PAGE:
Let your child be the king or queen of Mardi Gras by making his own shiny and spectacular Mardi Gras crown. This fun paper craft is good for pretend play, and also reinforces shape learning and basic measurement and geometry for young kids. It’s good to be the king!
What You Need:
- Gold poster board
- Measuring tape
- Liquid glue
- Sequins or gemstones
What You Do:
- Give your child some facts and history about Mardi Gras. It is a traditional winter celebration before Easter and before the week of Lent, a time when Catholics often give up something they enjoy in order to focus on their religion. “Mardi Gras” is French for “Fat Tuesday,” the last day of enjoying the thing you will give up for Lent! Mardi Gras originated in France. Some French customs, such as a crown symbolizing the French King’s court, are still part of Mardi Gras. The French brought Mardi Gras to America (and especially to New Orleans, Louisiana) around 1699. Every year, kings and queens of the festival are elected and crowned in lavish ceremonies.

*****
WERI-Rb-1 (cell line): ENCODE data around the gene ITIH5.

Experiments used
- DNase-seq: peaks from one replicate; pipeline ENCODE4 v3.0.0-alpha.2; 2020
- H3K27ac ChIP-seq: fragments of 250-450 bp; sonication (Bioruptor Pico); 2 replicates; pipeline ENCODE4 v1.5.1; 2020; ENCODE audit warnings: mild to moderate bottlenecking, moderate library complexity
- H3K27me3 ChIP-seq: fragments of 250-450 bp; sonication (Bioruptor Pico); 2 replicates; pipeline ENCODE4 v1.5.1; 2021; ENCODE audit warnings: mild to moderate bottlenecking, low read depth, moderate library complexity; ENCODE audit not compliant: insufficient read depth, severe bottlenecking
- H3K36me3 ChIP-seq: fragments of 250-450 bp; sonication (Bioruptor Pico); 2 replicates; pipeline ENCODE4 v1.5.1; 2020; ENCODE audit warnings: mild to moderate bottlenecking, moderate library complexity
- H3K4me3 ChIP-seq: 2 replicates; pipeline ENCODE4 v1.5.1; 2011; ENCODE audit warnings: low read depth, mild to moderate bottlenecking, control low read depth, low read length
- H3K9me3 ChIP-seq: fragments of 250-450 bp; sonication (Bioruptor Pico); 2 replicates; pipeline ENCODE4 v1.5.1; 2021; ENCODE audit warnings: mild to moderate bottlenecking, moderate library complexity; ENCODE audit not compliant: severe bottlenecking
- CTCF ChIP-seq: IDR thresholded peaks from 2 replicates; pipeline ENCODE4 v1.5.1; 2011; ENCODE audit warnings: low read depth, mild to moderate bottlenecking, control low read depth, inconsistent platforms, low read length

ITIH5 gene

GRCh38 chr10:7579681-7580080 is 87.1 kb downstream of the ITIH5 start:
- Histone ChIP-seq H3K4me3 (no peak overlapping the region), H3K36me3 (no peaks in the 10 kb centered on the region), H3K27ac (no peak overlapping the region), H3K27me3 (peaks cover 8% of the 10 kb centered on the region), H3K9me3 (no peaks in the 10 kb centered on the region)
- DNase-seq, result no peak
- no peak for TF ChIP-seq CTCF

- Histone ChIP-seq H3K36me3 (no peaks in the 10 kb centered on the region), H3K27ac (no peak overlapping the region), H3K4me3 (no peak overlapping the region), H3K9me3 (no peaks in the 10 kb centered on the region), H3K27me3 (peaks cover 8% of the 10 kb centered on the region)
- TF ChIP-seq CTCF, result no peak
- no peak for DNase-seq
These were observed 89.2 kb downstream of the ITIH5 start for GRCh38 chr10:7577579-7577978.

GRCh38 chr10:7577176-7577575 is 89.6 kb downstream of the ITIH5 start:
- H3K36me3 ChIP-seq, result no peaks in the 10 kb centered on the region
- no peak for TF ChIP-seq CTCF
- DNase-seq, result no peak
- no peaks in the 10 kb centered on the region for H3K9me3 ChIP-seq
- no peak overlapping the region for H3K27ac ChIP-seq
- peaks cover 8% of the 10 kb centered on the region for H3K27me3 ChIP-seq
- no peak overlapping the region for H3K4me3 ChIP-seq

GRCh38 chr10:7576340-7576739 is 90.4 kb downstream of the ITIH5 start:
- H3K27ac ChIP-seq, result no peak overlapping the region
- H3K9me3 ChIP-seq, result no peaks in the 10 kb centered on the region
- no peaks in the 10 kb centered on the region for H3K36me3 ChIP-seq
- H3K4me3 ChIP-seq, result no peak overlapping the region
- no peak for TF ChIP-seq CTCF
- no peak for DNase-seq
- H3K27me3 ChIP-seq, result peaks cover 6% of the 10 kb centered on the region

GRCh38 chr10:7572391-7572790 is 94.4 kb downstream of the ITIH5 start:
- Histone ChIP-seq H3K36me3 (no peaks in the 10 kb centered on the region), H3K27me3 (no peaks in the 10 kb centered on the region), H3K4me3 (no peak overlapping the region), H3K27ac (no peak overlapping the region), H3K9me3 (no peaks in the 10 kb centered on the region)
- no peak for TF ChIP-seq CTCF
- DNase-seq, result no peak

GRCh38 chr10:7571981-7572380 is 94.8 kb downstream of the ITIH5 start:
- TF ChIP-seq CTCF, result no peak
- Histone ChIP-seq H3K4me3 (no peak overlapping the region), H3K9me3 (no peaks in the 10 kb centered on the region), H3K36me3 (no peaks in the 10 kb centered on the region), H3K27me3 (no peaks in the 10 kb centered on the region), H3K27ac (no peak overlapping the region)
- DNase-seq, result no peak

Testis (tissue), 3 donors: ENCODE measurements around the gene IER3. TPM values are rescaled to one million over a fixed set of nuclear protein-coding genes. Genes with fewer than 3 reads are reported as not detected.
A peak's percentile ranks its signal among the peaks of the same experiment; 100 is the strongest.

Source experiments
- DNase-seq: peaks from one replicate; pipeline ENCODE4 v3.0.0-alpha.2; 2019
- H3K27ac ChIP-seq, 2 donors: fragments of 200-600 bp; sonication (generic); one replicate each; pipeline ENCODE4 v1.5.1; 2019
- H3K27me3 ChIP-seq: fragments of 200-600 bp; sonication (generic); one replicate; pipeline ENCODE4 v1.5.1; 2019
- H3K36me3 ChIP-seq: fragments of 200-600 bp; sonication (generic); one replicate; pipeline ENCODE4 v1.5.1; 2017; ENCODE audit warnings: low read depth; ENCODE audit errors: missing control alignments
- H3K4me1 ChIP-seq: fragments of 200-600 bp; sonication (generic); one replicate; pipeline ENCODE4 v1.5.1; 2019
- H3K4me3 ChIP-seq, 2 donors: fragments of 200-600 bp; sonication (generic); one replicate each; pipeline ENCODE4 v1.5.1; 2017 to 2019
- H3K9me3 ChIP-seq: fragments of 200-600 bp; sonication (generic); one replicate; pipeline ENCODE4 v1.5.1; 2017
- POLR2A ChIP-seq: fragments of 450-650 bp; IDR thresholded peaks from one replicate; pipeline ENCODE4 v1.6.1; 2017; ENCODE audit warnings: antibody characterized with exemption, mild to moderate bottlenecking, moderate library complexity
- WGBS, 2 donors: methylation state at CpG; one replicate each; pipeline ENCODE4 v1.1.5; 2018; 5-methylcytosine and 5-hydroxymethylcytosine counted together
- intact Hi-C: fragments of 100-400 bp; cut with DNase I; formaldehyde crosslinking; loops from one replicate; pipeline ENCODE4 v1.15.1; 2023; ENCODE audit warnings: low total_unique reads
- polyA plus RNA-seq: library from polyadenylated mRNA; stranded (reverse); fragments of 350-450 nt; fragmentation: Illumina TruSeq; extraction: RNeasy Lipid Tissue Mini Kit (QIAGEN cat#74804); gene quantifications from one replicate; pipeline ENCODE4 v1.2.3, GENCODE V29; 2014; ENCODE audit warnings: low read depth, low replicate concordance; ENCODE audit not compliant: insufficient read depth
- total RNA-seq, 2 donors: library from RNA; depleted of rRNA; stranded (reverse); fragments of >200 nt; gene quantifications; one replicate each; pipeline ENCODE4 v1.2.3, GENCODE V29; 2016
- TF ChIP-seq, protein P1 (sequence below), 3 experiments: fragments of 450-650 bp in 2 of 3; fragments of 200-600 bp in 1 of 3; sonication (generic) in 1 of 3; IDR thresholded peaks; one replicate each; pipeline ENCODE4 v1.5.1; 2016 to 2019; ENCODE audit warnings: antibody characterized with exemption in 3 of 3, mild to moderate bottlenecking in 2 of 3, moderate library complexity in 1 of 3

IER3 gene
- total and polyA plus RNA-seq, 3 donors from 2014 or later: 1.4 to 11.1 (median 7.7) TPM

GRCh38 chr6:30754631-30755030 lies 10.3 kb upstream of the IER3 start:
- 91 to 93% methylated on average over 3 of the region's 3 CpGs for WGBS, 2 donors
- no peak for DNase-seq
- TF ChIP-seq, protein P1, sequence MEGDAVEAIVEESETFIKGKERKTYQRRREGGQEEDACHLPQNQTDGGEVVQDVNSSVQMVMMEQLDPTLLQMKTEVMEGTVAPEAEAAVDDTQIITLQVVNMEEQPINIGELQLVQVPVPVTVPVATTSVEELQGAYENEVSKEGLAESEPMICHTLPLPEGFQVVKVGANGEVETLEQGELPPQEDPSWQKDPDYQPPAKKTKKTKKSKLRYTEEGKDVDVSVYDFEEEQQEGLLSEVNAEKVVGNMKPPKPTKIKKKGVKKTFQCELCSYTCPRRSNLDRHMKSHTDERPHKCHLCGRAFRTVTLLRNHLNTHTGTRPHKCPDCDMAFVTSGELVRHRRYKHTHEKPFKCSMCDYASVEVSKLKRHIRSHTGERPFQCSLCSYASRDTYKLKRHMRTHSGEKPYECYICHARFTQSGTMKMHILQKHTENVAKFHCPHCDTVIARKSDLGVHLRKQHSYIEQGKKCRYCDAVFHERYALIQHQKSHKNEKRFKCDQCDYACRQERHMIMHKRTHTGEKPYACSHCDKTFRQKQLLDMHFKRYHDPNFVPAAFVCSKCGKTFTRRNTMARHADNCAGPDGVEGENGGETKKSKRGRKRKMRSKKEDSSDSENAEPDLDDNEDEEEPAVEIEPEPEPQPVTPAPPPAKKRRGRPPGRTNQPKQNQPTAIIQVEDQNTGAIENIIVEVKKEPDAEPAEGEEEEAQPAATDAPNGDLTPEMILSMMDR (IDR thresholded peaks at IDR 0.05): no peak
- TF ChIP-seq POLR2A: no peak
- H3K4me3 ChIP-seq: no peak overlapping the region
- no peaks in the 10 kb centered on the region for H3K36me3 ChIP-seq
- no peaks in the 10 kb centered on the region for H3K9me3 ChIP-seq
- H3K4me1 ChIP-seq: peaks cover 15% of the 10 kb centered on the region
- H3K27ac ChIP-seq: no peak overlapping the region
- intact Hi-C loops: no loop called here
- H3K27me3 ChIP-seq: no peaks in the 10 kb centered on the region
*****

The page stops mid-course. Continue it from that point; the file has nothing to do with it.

- Measure around your child’s head, then add 2–3 inches so there will be some overlap in the crown’s base for stapling the two sides together. Cut that length off a 3-inch wide rectangle from the gold poster board.
- Cut a few 4-inch gold triangles from the poster board. Staple these to the crown base so that points of the triangles point upwards from the crown base.
- Let your child decorate the crown base and attached triangles with liquid glue and glitter, gems, sequins, and feathers.
- When he has finished adding decorations and the glue has dried, wrap the crown base around his head. This will help you find a good point for stapling the two ends of the crown base together. Take the crown off his head before stapling.
- Then he can wear his crown with pride and march in any real or pretend Mardi Gras parade. Long live the king!
Beth Levin has an M.A. in Curriculum and Education from Columbia University Teachers College. She has written educational activities for Macmillan/McGraw-Hill and Renaissance Learning publishers. She has a substitute teaching credential for grades K-12 in Oregon, where she lives with her husband and two daughters.